You can tell a lot about the inner workings of a company from the perspective of its former employees. Apparently, that’s very bad news for Google.
A business that has meticulously cultivated its pro-worker, progressive, “greatest place to work” image over the better part of a decade, Google’s true corporate culture is finally coming to light. And according to the bevy of ex-employees now speaking out, the tech giant has clearly lost its way.
Ross LaJeunesse, a former Google executive, was the latest individual to blow the whistle on the company’s disquieting business practices. On Jan. 2, Google’s former international relations executive took to Medium to air his grievances about the company. The accusations were more than enough to raise some eyebrows.
LaJeunesse argued that he was sidelined by Google after he took a stand against the company’s approach to Chinese censorship.
At the time, Google was working intensely on Project Dragonfly, a program that would allow the search engine company to re-enter China’s internet marketplace. To do so, Google would need to comply with the nation’s authoritarian censors by blocking the free flow of information. It was a compromise that Google was willing to make.
Still, when LaJeunesse expressed his justifiable human rights concerns on the issue, other executives readily dismissed him, ultimately forcing him to leave the company.
“In reality, I don’t think we can trust Google,” LaJeunesse later said. “When I started at Google, there was a sense that we really believed in the power of technology to make the world a better place. It’s not like that anymore.”
At the heart of LaJeunesse’s message was the allegation that Google is putting profit above all else.
In its quest for the power and influence money provides, the tech giant has abandoned the principles it once claimed to uphold. And unfortunately for Google’s public image, history has consistently confirmed LaJeunesse’s accusation as correct.
The years as a titan of industry have certainly changed Google, and not for the better. Once a countercultural icon that prioritized its employees as well as the values it espoused, Google has since lost the spark of sincerity that characterized it.
Now, the company’s claims of moral rectitude ring hollow, as it consistently violates its own moral code for the sake of making money.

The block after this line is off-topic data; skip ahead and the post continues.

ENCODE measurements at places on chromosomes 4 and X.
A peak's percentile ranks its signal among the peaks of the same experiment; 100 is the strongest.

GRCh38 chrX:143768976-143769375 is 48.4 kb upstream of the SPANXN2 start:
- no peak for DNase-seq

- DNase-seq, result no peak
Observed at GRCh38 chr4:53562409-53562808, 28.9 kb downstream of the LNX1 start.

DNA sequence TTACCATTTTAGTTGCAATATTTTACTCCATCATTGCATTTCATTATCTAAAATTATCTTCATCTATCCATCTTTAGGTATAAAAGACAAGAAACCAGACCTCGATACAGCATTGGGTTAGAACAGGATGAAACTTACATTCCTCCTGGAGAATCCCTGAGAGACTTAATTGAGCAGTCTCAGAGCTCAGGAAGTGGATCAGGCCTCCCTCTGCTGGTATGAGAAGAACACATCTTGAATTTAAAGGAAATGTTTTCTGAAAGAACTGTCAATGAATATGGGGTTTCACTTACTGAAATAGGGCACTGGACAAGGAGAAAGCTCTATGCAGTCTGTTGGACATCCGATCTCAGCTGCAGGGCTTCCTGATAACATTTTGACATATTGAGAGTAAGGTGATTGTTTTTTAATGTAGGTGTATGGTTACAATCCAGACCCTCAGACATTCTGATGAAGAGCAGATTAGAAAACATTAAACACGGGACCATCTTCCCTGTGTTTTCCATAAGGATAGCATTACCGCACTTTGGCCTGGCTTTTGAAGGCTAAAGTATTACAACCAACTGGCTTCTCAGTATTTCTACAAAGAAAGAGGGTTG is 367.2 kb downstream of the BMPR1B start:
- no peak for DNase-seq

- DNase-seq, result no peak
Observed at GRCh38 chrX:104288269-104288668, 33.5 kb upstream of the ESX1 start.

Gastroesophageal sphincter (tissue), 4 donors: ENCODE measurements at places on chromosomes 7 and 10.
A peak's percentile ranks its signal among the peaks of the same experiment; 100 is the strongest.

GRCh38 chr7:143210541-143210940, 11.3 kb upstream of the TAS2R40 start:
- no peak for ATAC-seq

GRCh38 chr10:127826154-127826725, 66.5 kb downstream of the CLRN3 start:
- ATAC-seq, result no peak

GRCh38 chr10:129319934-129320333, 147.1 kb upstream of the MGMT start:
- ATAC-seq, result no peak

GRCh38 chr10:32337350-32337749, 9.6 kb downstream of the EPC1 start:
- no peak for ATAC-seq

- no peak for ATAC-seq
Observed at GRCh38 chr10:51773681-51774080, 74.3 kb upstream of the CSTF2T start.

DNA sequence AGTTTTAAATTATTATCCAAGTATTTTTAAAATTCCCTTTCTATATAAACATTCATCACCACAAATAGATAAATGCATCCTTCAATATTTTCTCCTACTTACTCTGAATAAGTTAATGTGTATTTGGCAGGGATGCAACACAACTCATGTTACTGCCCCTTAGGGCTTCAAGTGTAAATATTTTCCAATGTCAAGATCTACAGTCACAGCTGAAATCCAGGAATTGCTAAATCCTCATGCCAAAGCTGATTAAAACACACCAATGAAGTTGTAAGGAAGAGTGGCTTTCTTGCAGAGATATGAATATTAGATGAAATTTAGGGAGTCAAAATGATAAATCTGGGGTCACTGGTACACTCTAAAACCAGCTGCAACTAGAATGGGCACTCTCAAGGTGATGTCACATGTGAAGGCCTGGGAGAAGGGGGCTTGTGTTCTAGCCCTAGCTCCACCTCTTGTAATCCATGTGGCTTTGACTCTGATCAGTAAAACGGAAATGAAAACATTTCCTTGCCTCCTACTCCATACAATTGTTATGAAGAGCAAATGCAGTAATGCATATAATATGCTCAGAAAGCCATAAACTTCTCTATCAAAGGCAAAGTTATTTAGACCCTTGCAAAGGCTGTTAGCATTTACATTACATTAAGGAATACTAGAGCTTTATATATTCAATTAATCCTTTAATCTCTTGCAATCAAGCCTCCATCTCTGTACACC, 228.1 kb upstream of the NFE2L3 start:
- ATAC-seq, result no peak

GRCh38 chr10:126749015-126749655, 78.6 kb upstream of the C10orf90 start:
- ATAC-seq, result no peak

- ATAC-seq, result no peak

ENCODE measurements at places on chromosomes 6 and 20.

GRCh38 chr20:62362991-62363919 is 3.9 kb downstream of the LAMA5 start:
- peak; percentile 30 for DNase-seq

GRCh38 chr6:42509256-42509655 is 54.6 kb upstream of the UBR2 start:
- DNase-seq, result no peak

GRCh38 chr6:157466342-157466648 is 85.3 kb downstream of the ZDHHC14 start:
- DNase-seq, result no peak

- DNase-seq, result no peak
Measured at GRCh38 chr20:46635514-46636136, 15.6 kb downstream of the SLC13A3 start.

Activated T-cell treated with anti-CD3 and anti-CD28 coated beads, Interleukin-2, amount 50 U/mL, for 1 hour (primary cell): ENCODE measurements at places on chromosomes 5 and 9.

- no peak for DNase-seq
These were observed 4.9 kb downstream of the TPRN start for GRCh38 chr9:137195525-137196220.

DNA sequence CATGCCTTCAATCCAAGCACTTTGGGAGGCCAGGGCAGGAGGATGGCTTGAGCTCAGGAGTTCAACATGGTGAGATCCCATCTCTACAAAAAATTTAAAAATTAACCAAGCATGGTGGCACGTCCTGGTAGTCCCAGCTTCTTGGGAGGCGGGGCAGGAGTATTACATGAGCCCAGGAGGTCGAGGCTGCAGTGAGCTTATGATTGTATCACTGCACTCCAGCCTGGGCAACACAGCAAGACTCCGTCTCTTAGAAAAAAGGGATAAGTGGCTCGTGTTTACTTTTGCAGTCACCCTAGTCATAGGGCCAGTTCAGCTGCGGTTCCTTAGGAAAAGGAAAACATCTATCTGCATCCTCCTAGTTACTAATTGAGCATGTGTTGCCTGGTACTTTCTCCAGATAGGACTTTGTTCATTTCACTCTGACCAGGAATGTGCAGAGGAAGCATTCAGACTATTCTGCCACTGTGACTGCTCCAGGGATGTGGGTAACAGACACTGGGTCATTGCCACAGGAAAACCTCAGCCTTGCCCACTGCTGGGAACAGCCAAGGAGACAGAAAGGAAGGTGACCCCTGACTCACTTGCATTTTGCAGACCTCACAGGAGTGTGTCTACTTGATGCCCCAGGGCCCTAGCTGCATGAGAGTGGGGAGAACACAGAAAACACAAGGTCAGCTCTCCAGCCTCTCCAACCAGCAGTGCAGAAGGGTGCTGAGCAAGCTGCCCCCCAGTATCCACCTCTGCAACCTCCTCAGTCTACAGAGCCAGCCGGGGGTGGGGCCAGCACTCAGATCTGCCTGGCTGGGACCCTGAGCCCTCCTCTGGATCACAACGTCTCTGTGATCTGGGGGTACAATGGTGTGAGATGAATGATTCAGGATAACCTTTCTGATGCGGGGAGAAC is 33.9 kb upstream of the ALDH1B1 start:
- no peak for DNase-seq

For instance, Google’s ongoing Supreme Court lawsuit, Google v. Oracle, is a textbook case in the company’s decision to put profit above basic morality. After the collapse of negotiations between a licensing agreement for Java software, Google essentially stole code from Oracle to form its own form of Java.
In copying 11,500 lines verbatim from the Java program, Google’s actions constituted a clear violation of copyright law. But rather than accept a penalty for its behavior, Google doubled down on its theft, arguing that the code it copied shouldn’t be subject to copyright protection.
Such a decision would practically rewrite copyright protection within the United States, throwing the entire software community into a state of flux. In reality, though, the suit just goes to show how far Google is willing to go to protect its bottom line. Not only is the company willing to engage in what is practically theft, but it is also willing to alter the state of U.S. copyright protections to accomplish its goal.
Clearly, LaJeunesse is right: Google is prioritizing profits over all else.
But that’s not the only example of the tech giant’s questionable moral calculus. Just recently, in August 2019, a second ex-Google employee fired for his conservative views came forward to declare that the search engine company was actively seeking to manipulate the election process.
Similarly, four other recently fired employees have stated their intention to file a complaint with the National Labor Relations Board over Google’s illegal campaign to stymie its employees’ collective action efforts.
LaJeunesse’s experience with Google is obviously not an isolated incident. Google’s decision to embrace authoritarian China’s censorship policies wasn’t merely a mistake.
Rather, it represents a dangerous pattern of behavior. Whether it’s stealing from a competitor, attempting to manipulate the election process or squashing collective action within its own ranks, Google has demonstrated a willingness to abandon principles of decency for monetary gain.
Google no longer cares to uphold the values it once espoused as essential. With the recent spate of whistleblowers sounding the alarm, people are finally beginning to notice that Google has lost its way.
And for the sake of the company’s employees, its competitors and human rights at large, let’s hope Google finds it again.
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